A Non-Monogamy Glossary- Introductory terms
Relationship structures: Different ways people create, agree to and adapt their romantic and/or sexual relationships. Many structures such as hetero-monogamy are premade by society, whereas others require us to self-define what our relationships are based on what we and our partner(s) need and desire.
Partner: A member of a romantic and/or sexual partnership
Primary Partner: Term related to hierarchical polyamory in which there is one main partner whom one may have a more frequent or entangled relationship with (living together, joint finances, children, etc.)
Secondary partner: Secondary partners may be prioritized within a dynamic differently and there may be a differing level of commitment. Secondary partners are no less valuable or important. The relationship is simply different!
Metamour: A romantic and/or sexual partner of your partner, not someone you are sexually/romantically partnered with.
Terms for Alternative Relationship Structures
Monogamous: Romantically and sexually exclusive relationships, they do not have other sexual or romantic partners other than each other.
Non-Monogamous: Umbrella for relationship structures that are not monogamous. Specifics can look different for every person/relationship agreements and structures
Polyamory: An agreement between partners to have multiple romantic and/or sexual partners if desired with all partners having honest knowledge of other partnerships, boundaries, and agreements.
Hierarchical Polyamory: a polyamory structure where there is usually one “primary” or “anchor” partner and “secondary” partners.
Independent/Solo polyamory: Someone who dates multiple people and does not seek a primary partner
Non-hierarchical polyamory: A non-monogamous relationship structure where there is not a single “anchor” or primary partner.
Polyfidelitous: Partners (three or more) who are in equal relationships with each other and agree to contain sexual and romantic relationships exclusively with members of the group.
A term sometimes used for a polyfidelitous triad (a group of three) is “thruple” (a combination of the word “couple” and “three”)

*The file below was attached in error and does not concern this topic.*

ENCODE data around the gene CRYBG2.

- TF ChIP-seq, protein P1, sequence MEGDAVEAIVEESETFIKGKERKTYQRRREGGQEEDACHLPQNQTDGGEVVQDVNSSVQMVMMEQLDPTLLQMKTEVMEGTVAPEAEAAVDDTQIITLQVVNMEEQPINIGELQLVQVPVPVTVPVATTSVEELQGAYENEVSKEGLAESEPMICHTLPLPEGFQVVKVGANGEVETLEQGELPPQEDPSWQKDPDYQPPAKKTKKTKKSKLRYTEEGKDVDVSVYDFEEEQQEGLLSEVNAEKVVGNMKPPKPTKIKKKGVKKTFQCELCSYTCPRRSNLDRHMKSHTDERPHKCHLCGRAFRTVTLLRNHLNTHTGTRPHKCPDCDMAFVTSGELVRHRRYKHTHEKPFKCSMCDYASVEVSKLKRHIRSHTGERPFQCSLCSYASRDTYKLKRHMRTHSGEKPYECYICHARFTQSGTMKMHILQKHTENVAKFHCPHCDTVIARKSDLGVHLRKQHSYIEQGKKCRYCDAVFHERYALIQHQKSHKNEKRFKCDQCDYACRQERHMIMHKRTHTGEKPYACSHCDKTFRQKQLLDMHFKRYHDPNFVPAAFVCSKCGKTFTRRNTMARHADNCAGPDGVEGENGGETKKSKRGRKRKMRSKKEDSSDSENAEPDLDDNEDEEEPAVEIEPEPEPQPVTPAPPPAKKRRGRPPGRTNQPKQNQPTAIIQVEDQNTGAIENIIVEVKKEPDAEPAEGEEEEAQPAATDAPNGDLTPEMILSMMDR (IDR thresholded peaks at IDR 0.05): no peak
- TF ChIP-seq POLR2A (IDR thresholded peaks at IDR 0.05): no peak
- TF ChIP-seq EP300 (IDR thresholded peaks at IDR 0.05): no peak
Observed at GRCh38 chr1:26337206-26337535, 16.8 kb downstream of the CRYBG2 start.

Open relationship: Partners are not sexually exclusive; the specifics of this agreement depend on each specific relationship agreement. However often these relationships are not considered polyamorous and partners may date or sustain relationships independently of their primary partners.
Relationship anarchy: A relationship structure that is defined by members of those relationships rather than social categories. Usually this style rejects socially ascribed partner and relationship categories such as “friend,” “partner,” and “relationship.”
Polycule: a network of people connected through their polyamorous relationships. Often when referring to their polycule folks are talking about partners and also metamours. A member of your polycule is anyone within your web/network of polyamory.
Quad: four people who all date and/or have sex with each other (often originating as two couples but not always!)
Compersion: The feeling of being happy or excited about a partner’s joyful romantic and/or sexual experiences with others.
Jealousy: A complicated natural emotion (in all relationships) often stemming from needs not being met or insecurities based around inter partner relationships. Communicating your feelings of jealousy in a healthy way can be a great way to get closer with your partners and affirm relationships.
New relationship energy: the happy, “can’t stop thinking about them,” excited, “butterflies in the tummy”, feeling that can happen with a new partner.